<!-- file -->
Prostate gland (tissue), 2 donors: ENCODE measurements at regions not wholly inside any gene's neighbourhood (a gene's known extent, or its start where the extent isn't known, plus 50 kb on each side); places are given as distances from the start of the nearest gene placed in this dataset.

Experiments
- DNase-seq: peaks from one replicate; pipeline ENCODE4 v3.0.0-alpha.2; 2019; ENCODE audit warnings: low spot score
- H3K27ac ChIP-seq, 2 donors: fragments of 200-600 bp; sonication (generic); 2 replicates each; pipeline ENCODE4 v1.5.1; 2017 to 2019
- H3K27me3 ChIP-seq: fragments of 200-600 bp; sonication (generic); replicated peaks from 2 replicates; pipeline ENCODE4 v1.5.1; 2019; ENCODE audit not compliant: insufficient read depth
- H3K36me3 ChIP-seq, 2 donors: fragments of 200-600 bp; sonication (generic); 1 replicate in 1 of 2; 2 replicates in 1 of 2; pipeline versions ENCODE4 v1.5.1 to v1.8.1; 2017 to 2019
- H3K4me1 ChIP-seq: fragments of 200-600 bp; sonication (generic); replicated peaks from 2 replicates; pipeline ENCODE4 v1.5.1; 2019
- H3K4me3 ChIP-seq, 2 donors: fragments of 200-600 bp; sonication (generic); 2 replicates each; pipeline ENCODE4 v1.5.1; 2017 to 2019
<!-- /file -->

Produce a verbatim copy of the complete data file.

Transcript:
Prostate gland (tissue), 2 donors: ENCODE measurements at regions not wholly inside any gene's neighbourhood (a gene's known extent, or its start where the extent isn't known, plus 50 kb on each side); places are given as distances from the start of the nearest gene placed in this dataset.

Experiments
- DNase-seq: peaks from one replicate; pipeline ENCODE4 v3.0.0-alpha.2; 2019; ENCODE audit warnings: low spot score
- H3K27ac ChIP-seq, 2 donors: fragments of 200-600 bp; sonication (generic); 2 replicates each; pipeline ENCODE4 v1.5.1; 2017 to 2019
- H3K27me3 ChIP-seq: fragments of 200-600 bp; sonication (generic); replicated peaks from 2 replicates; pipeline ENCODE4 v1.5.1; 2019; ENCODE audit not compliant: insufficient read depth
- H3K36me3 ChIP-seq, 2 donors: fragments of 200-600 bp; sonication (generic); 1 replicate in 1 of 2; 2 replicates in 1 of 2; pipeline versions ENCODE4 v1.5.1 to v1.8.1; 2017 to 2019
- H3K4me1 ChIP-seq: fragments of 200-600 bp; sonication (generic); replicated peaks from 2 replicates; pipeline ENCODE4 v1.5.1; 2019
- H3K4me3 ChIP-seq, 2 donors: fragments of 200-600 bp; sonication (generic); 2 replicates each; pipeline ENCODE4 v1.5.1; 2017 to 2019